JERUSALEM (Reuters) - Three Arab-Israeli lawmakers were suspended on Monday from speaking in parliament as punishment for supporting families of Palestinian assailants killed by security forces after they attacked Israelis.
The Knesset Ethics Committee ruled that Balad party members Hanin Zoabi and Basel Ghattas would be barred from plenum and committee business for four months and Jamal Zahalka two months suspension but they will be able to vote.
Last week, the three visited the families of Palestinians killed by Israeli security forces in incidents, including one on a bus in Jerusalem last year in which three people were killed. They were accused of standing as a mark of respect for the attackers, but Zahalka denied this and said they were praying.
Tensions between Jews and Arabs in Israel have risen since a wave of stabbings, shootings and car-rammings carried out mainly by Palestinians has killed 27 Israelis and a U.S. citizen since October. A few Arab Israelis have also carried out attacks.
In the same period, Israeli forces have killed at least 156 Palestinians, 101 of them assailants, authorities say. Most of the others died during violent protests.
The bloodshed has been partly fueled by Palestinian frustration over long-stalled peace talks and anger at perceived Jewish encroachment on a contested Jerusalem shrine.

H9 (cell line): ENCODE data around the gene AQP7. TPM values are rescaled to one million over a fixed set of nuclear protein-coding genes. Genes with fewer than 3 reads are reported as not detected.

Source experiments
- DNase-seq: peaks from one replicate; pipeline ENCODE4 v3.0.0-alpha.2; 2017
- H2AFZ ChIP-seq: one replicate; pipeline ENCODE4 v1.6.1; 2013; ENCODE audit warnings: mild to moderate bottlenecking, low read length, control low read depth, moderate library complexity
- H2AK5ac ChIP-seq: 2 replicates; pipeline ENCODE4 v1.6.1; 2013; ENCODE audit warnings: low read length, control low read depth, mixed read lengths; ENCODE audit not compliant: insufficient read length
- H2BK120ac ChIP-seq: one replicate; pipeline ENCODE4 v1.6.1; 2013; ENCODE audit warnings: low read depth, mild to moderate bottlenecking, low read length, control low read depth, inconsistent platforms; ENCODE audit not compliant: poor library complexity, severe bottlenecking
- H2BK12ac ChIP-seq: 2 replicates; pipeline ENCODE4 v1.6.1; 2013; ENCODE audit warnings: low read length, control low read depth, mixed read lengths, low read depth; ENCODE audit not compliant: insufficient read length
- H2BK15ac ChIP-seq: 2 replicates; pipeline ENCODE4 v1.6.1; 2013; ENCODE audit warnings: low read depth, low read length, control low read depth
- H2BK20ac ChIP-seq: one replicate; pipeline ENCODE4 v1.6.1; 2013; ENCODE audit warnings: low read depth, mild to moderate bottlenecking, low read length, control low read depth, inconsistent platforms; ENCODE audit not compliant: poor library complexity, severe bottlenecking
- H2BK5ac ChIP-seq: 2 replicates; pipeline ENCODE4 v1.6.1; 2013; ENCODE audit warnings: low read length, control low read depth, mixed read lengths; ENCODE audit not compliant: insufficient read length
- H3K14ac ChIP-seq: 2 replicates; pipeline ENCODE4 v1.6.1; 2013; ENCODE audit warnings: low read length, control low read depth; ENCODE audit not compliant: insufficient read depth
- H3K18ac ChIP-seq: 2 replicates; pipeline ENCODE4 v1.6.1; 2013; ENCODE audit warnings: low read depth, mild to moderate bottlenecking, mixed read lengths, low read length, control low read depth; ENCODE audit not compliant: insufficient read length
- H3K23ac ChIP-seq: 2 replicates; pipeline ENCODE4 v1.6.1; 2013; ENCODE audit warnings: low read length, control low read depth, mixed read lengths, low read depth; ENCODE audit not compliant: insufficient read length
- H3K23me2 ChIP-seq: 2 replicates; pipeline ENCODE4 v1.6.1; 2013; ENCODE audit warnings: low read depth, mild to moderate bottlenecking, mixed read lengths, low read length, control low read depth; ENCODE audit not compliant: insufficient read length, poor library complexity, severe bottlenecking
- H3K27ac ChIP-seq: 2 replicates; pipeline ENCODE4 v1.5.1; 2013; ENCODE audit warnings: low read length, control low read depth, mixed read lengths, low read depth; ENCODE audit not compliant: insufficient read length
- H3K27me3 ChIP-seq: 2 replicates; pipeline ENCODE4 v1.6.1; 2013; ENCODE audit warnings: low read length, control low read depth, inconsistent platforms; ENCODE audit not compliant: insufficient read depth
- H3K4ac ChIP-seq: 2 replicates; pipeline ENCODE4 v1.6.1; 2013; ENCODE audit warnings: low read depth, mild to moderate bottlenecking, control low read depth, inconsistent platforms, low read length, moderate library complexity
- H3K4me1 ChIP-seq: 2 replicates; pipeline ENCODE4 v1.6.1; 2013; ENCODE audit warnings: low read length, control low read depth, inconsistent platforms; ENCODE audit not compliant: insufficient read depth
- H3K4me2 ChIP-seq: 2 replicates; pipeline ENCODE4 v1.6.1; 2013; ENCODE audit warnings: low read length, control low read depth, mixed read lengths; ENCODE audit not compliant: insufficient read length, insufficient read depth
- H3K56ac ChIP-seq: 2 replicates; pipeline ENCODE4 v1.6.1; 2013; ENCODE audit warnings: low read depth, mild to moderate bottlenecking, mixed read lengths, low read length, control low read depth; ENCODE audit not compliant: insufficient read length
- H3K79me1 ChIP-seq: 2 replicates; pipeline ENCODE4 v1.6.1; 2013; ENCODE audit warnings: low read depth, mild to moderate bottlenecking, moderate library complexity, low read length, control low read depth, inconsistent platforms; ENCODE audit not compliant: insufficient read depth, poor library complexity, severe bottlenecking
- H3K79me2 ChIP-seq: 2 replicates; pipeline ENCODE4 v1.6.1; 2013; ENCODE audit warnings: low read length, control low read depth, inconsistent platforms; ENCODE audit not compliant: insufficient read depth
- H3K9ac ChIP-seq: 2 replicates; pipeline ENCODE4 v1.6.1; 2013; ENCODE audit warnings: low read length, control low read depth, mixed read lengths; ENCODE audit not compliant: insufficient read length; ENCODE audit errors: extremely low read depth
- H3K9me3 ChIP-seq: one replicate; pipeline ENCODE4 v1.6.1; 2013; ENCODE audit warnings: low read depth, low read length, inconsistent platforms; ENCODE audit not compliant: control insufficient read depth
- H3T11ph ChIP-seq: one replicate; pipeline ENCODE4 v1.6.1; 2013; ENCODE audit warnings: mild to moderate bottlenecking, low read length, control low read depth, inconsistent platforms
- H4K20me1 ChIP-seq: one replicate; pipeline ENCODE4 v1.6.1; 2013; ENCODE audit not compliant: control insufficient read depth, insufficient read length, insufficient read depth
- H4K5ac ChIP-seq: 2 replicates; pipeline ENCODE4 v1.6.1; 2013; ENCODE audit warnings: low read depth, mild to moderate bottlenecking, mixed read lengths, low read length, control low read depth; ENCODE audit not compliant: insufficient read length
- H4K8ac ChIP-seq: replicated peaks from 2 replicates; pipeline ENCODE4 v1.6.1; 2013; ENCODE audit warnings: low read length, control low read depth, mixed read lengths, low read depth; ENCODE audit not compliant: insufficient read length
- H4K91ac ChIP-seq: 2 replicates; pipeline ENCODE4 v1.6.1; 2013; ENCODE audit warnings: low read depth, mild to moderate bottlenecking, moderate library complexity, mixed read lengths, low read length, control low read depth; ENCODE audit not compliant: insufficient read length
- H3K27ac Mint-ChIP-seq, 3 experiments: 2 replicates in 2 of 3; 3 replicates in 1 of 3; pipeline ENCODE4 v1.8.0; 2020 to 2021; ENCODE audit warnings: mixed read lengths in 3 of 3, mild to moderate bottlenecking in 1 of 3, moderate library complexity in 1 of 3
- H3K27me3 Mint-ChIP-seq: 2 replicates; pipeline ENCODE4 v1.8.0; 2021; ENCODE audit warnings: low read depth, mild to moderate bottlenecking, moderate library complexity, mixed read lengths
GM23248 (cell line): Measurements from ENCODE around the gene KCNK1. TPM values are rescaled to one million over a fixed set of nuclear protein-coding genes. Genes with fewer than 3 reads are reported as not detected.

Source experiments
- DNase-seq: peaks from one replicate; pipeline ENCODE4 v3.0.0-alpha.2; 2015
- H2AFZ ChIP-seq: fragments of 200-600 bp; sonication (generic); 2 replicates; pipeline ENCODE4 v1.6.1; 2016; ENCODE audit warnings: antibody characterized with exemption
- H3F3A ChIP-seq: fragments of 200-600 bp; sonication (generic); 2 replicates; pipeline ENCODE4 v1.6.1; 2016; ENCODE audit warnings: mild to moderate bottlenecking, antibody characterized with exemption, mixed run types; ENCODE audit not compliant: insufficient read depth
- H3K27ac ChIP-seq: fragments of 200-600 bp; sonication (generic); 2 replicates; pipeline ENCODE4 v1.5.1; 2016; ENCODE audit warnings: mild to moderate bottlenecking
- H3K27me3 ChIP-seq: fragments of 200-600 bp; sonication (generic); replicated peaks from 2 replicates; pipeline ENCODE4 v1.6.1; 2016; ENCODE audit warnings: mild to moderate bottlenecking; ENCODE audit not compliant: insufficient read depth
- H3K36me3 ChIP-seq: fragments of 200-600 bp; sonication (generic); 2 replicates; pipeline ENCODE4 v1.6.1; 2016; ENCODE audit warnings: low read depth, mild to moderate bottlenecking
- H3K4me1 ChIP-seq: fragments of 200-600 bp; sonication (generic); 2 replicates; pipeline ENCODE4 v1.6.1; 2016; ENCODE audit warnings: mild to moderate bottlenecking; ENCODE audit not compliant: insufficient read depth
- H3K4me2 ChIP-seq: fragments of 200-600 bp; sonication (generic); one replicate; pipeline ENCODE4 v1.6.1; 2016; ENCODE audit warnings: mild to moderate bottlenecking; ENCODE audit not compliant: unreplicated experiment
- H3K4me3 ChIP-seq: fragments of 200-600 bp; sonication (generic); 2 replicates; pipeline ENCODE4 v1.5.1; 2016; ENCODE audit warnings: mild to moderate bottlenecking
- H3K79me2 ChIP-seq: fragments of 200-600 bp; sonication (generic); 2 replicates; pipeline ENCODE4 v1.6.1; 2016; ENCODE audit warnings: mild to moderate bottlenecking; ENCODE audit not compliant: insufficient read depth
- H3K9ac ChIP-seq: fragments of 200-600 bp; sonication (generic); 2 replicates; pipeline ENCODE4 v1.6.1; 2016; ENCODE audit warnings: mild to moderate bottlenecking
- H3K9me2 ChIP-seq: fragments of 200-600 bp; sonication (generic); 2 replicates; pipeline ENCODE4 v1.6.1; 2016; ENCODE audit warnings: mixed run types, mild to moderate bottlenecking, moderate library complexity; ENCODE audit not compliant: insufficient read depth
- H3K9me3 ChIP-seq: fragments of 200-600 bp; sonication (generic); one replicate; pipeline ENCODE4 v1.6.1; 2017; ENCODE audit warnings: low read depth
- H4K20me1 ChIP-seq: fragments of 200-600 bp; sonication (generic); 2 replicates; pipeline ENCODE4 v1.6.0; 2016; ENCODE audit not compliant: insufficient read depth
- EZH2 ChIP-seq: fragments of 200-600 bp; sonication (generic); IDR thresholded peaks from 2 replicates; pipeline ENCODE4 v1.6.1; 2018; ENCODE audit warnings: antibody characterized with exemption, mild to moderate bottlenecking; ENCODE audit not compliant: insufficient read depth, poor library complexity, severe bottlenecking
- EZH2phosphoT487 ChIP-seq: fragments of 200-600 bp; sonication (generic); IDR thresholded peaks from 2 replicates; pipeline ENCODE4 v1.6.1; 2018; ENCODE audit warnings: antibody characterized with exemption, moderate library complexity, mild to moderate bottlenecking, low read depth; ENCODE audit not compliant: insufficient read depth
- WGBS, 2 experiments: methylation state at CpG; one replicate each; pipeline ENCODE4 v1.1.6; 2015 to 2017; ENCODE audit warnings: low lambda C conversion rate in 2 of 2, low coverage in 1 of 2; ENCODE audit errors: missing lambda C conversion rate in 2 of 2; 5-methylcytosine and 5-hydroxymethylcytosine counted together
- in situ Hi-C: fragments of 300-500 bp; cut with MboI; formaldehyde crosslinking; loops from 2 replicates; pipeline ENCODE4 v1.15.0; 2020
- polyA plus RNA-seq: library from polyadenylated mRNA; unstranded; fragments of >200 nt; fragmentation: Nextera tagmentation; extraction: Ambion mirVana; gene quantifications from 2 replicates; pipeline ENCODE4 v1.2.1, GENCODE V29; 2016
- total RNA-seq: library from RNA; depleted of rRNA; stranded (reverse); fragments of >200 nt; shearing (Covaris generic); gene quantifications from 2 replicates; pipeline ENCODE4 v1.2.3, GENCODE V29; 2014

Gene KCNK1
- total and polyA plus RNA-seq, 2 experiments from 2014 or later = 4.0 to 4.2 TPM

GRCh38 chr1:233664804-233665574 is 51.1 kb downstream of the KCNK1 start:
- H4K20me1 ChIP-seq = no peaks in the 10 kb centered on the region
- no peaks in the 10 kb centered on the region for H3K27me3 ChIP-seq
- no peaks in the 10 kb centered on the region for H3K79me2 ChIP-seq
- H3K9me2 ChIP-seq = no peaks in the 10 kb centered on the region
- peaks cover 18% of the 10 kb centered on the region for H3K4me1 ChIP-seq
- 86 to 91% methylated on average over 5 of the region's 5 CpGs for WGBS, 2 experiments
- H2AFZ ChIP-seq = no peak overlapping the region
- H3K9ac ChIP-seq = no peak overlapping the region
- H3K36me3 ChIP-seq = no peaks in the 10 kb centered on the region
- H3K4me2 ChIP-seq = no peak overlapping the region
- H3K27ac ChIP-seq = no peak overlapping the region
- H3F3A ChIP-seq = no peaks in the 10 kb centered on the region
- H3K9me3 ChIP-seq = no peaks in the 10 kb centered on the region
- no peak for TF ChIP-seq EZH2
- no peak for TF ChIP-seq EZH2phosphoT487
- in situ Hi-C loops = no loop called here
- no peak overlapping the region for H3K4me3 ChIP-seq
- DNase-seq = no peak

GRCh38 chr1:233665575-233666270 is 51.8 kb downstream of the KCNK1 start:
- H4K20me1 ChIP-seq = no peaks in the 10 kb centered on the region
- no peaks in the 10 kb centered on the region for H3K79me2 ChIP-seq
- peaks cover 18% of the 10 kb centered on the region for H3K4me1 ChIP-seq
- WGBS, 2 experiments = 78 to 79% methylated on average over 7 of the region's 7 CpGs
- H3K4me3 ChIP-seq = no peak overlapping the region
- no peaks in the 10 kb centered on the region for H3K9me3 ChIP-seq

The three legislators faced the hearing after other lawmakers, including Prime Minister Benjamin Netanyahu, and hundreds of members of the public complained to parliament and accused the three of disloyalty to the state.
"We are not prepared to accept a situation where Knesset members support the families of those who murdered Israeli civilians and stand to attention to the memory of those who murdered our children," Netanyahu said in parliament.
Attorney-General Avihai Mandelblit has also called for a police investigation against the three.
The left-wing Balad party is part of the Joint Arab List, a conglomeration of four factions that holds 13 seats in the 120-member Knesset. Balad members are particularly vocal in supporting Palestinian causes.
Zahalka told the Knesset television channel news that the suspension was "a political price for our moral stand, but we are prepared to pay this price."
Israel's Arabs have accused Netanyahu and his right-wing coalition of anti-Arab bias.
Netanyahu drew widespread international condemnation after making a rallying call to his supporters on election day last year to rush to the polls because Arabs were being bussed "in droves" to vote. He later apologized for the remark.
(Writing by Ori Lewis; Editing by Tom Heneghan)